As for loquats, GreenDreams offers one of the largest and most diverse collections trees for sale in the USA. These include some well-known favorites, including:

  • Premier
  • Golden Nugget
  • Bradenton
  • Oliver
  • Champagne
  • Sherry
  • Yehuda

You’ll also find the rarer varieties like the Yehuda and some very unique cultivars.  Of special note, will be uncommon varieties: Novak, Avri, Wolf, and Pelchue.  

Most of the grafted trees from GreenDreams will bear fruit in their first year. Three-gallon trees are 3-4 feet tall and slim (for $45).  7-gallon trees are 4-6 feet tall and full (for $65).  GreenDreams also has seedlings (for $5).

Growers’ Update I

2019-2020 Season Report

If you were growing loquats in the 2019-2020 season, your harvest was probably very heavy.  That was the case for the groves at Friendship Farms & Fare and East Madison Gardens – our two main loquat orchards.

2020 was the second consecutive year of high yields, and only the second one since 2016.  We would have had an abundance of fresh loquats at the festival.  In 2017, you may recall, there was little fruit at the festival.  We had a warm winter and the fruit matured very early, leaving us with very little fruit for the festival.

In 2018, we also had less fruit for the festival than we would have liked, but for another reason.  The fruit ripened very late (coming in abundantly in the week just before the festival), leaving little time for harvest.  So, we had less fresh fruit than we would have liked.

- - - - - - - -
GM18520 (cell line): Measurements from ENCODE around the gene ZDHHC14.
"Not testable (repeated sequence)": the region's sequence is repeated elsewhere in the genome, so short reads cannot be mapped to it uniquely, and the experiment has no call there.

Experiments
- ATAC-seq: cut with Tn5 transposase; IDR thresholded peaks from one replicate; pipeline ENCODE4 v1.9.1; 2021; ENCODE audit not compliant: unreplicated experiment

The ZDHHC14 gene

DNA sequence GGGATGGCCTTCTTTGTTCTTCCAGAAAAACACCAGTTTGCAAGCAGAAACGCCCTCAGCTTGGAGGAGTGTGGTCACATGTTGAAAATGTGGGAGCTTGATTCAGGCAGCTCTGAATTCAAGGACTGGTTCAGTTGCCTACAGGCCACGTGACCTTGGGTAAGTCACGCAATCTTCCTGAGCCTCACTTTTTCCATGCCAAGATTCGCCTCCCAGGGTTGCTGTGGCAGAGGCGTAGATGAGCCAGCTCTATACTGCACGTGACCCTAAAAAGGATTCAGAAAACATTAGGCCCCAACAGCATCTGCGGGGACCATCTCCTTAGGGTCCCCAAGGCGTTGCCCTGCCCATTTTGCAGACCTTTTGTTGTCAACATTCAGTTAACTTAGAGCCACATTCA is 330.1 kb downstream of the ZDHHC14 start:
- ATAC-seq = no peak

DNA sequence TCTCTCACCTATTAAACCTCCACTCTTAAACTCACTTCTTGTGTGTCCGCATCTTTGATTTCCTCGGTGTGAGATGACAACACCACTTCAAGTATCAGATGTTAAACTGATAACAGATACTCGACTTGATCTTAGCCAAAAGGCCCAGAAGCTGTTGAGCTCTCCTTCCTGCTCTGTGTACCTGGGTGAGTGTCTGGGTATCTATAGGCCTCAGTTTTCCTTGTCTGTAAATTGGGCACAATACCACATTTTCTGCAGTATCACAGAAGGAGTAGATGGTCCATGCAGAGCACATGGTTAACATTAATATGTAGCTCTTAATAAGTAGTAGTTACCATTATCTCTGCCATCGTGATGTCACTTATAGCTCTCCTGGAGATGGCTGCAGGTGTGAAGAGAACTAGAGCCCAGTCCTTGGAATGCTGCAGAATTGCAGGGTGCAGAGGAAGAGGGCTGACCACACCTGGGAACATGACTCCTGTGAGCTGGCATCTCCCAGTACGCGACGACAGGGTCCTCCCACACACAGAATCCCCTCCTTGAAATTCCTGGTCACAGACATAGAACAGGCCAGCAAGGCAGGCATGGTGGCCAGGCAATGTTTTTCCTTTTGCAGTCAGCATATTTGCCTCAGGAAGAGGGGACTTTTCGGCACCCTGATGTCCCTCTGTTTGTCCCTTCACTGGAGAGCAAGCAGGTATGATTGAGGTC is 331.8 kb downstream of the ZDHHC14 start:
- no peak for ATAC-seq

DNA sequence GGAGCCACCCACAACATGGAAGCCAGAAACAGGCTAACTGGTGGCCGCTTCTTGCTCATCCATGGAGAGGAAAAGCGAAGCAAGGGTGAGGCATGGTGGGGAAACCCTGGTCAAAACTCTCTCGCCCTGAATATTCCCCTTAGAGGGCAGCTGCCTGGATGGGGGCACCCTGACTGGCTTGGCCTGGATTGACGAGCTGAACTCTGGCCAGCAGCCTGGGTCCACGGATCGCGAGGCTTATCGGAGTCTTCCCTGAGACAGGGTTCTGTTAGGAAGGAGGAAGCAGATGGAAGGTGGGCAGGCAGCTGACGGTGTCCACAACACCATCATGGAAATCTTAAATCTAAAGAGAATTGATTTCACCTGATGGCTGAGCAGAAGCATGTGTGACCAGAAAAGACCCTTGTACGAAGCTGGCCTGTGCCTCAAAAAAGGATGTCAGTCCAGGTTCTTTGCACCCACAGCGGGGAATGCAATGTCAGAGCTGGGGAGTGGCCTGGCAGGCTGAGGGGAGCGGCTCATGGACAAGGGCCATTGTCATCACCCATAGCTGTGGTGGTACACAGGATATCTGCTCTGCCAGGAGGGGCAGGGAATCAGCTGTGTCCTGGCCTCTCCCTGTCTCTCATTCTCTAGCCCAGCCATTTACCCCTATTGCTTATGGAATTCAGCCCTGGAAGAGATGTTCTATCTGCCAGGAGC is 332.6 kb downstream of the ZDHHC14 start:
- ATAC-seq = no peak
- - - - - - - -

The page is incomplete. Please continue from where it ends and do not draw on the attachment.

2019 and this year were different. We’d like to say normal, but climate change makes that word obsolete.  What we can say, is that we had a wonderful harvest, throughout the entire 2020 season, with plenty of fruit from mid-February right through the end of March.  We harvested over 400 pounds from the Friendship grove and the East Madison grove, alone, and could have harvested much more if the pandemic had not limited volunteer availability.

We are all reminded that the Loquat Festival is a celebration of seasonal fruit grown in and around the Springs Coast Watershed.  The quantity of fruit at the festival is based largely on regionally available production. Later in this edition, will be further details on the 2019 harvest and where we stand looking ahead to 2020.

Subscribe To Florida Loquat News & Tell Your Friends

Go to the Ecology Florida website to sign up for Loquat News or find the Loquat Festival  on facebook. If you know of others who might like to learn more about the loquat and our festival, send them the link or direct them to our facebook page.